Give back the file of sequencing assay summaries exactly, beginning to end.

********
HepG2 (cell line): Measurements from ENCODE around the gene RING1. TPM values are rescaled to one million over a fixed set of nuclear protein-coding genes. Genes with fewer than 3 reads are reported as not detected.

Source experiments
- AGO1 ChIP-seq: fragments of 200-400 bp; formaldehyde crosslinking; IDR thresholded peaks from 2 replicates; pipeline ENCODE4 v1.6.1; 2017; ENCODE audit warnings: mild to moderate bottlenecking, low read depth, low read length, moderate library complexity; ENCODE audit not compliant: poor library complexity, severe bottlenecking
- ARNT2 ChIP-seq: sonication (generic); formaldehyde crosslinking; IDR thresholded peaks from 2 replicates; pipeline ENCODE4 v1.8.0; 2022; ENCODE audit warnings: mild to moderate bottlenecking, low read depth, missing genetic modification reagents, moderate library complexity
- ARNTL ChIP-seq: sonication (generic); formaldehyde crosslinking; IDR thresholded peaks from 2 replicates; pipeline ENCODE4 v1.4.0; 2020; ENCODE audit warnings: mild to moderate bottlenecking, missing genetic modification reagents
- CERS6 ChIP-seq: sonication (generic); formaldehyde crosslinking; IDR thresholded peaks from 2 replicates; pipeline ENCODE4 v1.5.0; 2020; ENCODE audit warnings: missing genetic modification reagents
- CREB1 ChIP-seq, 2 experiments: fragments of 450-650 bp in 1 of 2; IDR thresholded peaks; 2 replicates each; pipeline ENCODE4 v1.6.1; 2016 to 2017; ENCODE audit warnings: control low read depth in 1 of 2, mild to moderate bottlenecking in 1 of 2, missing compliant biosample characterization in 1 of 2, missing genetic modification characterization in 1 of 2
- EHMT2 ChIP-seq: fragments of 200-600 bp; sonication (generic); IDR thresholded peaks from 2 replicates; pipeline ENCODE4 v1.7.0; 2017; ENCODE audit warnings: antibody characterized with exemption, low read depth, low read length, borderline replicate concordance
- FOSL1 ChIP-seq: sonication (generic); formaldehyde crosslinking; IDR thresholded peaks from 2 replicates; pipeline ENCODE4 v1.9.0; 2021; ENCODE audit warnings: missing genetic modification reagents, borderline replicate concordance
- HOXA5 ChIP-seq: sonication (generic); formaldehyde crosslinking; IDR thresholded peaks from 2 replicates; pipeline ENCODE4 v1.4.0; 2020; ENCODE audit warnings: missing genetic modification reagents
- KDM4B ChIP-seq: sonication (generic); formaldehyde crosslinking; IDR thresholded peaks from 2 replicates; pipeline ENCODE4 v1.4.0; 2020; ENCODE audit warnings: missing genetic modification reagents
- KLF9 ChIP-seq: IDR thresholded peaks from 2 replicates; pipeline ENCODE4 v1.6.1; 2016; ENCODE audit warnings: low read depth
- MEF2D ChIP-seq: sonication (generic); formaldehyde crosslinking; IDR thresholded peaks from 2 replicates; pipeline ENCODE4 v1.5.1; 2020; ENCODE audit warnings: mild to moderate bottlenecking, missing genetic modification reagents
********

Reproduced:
HepG2 (cell line): Measurements from ENCODE around the gene RING1. TPM values are rescaled to one million over a fixed set of nuclear protein-coding genes. Genes with fewer than 3 reads are reported as not detected.

Source experiments
- AGO1 ChIP-seq: fragments of 200-400 bp; formaldehyde crosslinking; IDR thresholded peaks from 2 replicates; pipeline ENCODE4 v1.6.1; 2017; ENCODE audit warnings: mild to moderate bottlenecking, low read depth, low read length, moderate library complexity; ENCODE audit not compliant: poor library complexity, severe bottlenecking
- ARNT2 ChIP-seq: sonication (generic); formaldehyde crosslinking; IDR thresholded peaks from 2 replicates; pipeline ENCODE4 v1.8.0; 2022; ENCODE audit warnings: mild to moderate bottlenecking, low read depth, missing genetic modification reagents, moderate library complexity
- ARNTL ChIP-seq: sonication (generic); formaldehyde crosslinking; IDR thresholded peaks from 2 replicates; pipeline ENCODE4 v1.4.0; 2020; ENCODE audit warnings: mild to moderate bottlenecking, missing genetic modification reagents
- CERS6 ChIP-seq: sonication (generic); formaldehyde crosslinking; IDR thresholded peaks from 2 replicates; pipeline ENCODE4 v1.5.0; 2020; ENCODE audit warnings: missing genetic modification reagents
- CREB1 ChIP-seq, 2 experiments: fragments of 450-650 bp in 1 of 2; IDR thresholded peaks; 2 replicates each; pipeline ENCODE4 v1.6.1; 2016 to 2017; ENCODE audit warnings: control low read depth in 1 of 2, mild to moderate bottlenecking in 1 of 2, missing compliant biosample characterization in 1 of 2, missing genetic modification characterization in 1 of 2
- EHMT2 ChIP-seq: fragments of 200-600 bp; sonication (generic); IDR thresholded peaks from 2 replicates; pipeline ENCODE4 v1.7.0; 2017; ENCODE audit warnings: antibody characterized with exemption, low read depth, low read length, borderline replicate concordance
- FOSL1 ChIP-seq: sonication (generic); formaldehyde crosslinking; IDR thresholded peaks from 2 replicates; pipeline ENCODE4 v1.9.0; 2021; ENCODE audit warnings: missing genetic modification reagents, borderline replicate concordance
- HOXA5 ChIP-seq: sonication (generic); formaldehyde crosslinking; IDR thresholded peaks from 2 replicates; pipeline ENCODE4 v1.4.0; 2020; ENCODE audit warnings: missing genetic modification reagents
- KDM4B ChIP-seq: sonication (generic); formaldehyde crosslinking; IDR thresholded peaks from 2 replicates; pipeline ENCODE4 v1.4.0; 2020; ENCODE audit warnings: missing genetic modification reagents
- KLF9 ChIP-seq: IDR thresholded peaks from 2 replicates; pipeline ENCODE4 v1.6.1; 2016; ENCODE audit warnings: low read depth
- MEF2D ChIP-seq: sonication (generic); formaldehyde crosslinking; IDR thresholded peaks from 2 replicates; pipeline ENCODE4 v1.5.1; 2020; ENCODE audit warnings: mild to moderate bottlenecking, missing genetic modification reagents